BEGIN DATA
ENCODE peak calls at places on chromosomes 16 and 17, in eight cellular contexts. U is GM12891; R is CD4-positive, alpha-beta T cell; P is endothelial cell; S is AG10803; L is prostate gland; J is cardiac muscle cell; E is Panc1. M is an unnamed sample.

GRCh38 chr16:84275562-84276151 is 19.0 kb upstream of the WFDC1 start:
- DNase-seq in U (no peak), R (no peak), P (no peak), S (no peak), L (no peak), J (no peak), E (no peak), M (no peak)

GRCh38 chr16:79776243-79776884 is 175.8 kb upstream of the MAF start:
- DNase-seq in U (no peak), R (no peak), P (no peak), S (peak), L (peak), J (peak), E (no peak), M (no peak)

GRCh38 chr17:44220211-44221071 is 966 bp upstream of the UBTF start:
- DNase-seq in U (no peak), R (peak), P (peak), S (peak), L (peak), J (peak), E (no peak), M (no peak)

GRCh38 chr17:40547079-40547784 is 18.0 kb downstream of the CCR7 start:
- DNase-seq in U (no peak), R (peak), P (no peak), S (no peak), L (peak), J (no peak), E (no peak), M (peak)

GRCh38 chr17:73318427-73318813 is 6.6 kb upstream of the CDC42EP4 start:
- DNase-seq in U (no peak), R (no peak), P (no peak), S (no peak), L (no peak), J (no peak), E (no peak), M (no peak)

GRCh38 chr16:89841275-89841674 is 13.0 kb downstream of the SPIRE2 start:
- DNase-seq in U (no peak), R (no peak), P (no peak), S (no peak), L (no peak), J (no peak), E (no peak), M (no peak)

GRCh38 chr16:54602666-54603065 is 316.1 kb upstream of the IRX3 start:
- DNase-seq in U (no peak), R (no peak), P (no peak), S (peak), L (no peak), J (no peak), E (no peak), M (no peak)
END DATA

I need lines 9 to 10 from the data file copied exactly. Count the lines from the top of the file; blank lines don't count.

- DNase-seq in U (no peak), R (peak), P (no peak), S (no peak), L (peak), J (no peak), E (no peak), M (peak)

GRCh38 chr17:73318427-73318813 is 6.6 kb upstream of the CDC42EP4 start: